One of two scenarios could play out in the year ahead. The Kremlin could withdraw from eastern Ukraine and try to repair its relations with the West. Or it could try instead to regain the initiative, increasing the pressure on European leaders and try to split the continent asunder.
What is evident is that Russia's room for manoeuvre in its own neighborhood is pretty restrained. A large-scale military operation in eastern Ukraine would mean heavy casualties and more sanctions. It would also bury the embryonic Eurasian Economic Union, because Moscow's allies in Belarus and Kazakhstan have made clear that they strongly oppose the redrawing of sovereign borders.
Logic dictates that if Russia wants to increase the pressure on Europe, it should try beyond the territory of the former Soviet Union. It is such a scenario that makes the Balkans a likely hotspot. Russia certainly does not fantasize about bringing Bosnia or Albania into its sphere of influence, and nobody in the Balkans dreams of joining the Eurasian Union. Their major trading partner is the EU - and it is there that businesses look for investment, and would-be émigrés look for new homes.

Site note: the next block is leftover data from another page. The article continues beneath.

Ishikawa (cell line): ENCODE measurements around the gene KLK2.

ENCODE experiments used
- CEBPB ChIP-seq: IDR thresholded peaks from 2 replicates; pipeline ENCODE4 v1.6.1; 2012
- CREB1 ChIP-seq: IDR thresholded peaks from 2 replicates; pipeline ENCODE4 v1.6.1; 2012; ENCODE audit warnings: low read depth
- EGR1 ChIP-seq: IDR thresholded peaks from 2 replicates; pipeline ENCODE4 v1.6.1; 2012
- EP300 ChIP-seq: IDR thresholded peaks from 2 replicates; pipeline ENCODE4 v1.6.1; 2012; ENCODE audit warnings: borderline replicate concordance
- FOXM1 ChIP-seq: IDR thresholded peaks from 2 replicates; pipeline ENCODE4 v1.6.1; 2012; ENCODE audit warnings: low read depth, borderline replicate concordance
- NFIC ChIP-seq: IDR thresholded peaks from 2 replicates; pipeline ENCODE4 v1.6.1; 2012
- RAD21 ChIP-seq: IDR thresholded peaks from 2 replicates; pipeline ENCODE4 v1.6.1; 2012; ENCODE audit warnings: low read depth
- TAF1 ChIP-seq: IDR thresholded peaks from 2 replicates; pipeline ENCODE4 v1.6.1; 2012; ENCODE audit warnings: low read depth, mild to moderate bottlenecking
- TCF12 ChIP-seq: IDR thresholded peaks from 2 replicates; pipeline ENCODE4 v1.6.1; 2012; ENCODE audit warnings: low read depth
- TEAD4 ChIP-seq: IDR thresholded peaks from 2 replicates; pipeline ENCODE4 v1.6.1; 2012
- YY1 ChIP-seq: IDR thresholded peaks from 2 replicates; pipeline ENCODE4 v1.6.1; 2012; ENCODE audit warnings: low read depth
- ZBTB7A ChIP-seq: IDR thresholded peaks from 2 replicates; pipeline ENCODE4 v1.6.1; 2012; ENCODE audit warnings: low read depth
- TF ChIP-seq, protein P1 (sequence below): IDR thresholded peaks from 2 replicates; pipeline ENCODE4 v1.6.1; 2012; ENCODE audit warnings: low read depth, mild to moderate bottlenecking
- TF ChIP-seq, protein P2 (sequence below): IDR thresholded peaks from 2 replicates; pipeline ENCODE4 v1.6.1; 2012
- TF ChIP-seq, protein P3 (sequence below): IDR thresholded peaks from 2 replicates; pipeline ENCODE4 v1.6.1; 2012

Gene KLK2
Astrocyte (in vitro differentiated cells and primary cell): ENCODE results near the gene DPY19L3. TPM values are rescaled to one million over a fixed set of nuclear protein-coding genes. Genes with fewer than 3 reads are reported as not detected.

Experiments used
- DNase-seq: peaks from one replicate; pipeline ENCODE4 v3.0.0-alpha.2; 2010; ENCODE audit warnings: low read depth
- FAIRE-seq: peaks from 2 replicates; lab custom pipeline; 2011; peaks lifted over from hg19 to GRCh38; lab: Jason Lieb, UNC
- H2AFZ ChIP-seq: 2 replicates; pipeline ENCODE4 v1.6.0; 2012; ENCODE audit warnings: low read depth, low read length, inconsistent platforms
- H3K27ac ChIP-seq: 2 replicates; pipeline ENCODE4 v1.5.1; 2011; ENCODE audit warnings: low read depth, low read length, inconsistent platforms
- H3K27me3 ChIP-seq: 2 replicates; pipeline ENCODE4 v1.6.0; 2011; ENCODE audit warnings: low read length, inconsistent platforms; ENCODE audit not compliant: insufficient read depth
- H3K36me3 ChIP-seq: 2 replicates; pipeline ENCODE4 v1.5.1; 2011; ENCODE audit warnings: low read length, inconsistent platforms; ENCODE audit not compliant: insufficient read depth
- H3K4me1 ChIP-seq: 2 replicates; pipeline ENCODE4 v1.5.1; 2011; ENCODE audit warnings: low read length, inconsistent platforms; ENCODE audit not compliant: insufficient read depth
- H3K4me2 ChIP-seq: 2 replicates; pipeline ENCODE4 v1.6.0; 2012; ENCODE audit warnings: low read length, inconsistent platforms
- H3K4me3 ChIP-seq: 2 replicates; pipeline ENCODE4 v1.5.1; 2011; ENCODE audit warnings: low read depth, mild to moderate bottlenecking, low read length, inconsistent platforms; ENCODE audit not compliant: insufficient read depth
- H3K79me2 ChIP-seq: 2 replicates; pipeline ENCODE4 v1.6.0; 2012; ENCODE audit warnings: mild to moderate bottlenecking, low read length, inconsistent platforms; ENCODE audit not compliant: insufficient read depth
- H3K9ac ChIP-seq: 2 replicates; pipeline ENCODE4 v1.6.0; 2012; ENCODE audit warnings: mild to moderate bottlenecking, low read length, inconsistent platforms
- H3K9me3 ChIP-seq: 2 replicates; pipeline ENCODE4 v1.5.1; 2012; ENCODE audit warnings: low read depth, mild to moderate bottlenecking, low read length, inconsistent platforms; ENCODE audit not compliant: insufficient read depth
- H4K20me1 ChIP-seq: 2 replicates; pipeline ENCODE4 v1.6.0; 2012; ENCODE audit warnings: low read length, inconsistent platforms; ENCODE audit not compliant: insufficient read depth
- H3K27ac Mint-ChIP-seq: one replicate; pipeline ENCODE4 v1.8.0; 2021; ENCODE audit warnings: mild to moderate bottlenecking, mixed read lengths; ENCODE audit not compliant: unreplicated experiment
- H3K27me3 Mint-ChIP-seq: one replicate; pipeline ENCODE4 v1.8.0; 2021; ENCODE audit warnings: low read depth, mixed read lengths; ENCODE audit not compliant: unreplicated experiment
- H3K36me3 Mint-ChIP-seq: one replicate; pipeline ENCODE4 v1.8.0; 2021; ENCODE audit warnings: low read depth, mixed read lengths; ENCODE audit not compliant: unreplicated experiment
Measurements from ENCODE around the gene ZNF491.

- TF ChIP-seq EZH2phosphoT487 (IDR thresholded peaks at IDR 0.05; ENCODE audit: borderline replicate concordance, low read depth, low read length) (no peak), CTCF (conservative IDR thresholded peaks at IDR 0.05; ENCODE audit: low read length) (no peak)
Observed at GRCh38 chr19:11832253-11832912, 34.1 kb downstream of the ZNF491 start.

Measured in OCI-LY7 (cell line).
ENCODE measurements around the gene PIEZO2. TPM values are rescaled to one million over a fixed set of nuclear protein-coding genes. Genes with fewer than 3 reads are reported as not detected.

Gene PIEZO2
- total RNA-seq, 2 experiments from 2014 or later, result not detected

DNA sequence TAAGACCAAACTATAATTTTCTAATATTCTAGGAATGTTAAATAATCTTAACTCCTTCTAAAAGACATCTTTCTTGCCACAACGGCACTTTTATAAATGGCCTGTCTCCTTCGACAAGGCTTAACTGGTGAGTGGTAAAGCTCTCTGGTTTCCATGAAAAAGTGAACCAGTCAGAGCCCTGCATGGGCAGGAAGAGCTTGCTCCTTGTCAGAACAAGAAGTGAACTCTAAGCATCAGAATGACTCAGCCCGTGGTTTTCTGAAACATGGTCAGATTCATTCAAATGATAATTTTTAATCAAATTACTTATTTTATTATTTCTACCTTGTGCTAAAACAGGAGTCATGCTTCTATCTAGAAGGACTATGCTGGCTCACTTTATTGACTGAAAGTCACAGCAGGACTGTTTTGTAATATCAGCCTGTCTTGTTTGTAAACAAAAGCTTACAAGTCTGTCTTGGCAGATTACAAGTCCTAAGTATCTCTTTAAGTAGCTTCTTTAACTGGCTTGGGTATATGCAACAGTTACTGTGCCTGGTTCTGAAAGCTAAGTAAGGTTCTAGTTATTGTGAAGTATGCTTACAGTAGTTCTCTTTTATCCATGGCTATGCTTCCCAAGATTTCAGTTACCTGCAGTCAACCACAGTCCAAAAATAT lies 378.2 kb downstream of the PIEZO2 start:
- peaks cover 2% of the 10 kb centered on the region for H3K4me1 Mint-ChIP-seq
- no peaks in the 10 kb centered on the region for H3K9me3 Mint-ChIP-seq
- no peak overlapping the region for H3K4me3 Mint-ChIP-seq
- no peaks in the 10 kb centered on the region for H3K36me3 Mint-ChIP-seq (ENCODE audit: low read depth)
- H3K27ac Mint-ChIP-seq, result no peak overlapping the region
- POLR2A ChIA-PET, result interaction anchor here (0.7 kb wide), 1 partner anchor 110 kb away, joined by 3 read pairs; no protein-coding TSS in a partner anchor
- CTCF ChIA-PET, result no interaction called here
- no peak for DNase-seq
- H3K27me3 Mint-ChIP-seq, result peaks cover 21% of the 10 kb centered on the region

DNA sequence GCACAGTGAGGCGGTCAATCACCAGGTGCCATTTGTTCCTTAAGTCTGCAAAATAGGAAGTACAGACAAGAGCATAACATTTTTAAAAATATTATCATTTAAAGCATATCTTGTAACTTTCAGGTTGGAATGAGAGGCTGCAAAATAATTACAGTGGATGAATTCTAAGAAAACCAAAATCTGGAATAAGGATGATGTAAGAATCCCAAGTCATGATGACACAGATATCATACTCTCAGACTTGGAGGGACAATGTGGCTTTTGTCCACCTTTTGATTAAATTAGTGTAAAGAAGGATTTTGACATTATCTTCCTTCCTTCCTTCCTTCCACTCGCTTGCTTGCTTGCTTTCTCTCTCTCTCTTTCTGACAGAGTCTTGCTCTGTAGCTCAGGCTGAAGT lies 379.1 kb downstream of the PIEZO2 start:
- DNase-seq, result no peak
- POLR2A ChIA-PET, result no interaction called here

A controlled crisis in the Balkans would give Russia bargaining chips, and deniability. It would force many European governments to turn their eyes away from Ukraine. And it will make it almost impossible for the EU to maintain even a semblance of unity on security. It would open a chasm between the European south and European north.
Bosnia's survival as a unified state cannot be taken for granted. If Russia openly backed the secessionist aspirations of the Republika Srpska, it could be the point of no return. Moscow's decision to abstain in a UN vote authorizing a prolonged EU mission to the country leads many to believe that the Kremlin is seriously considering such a move.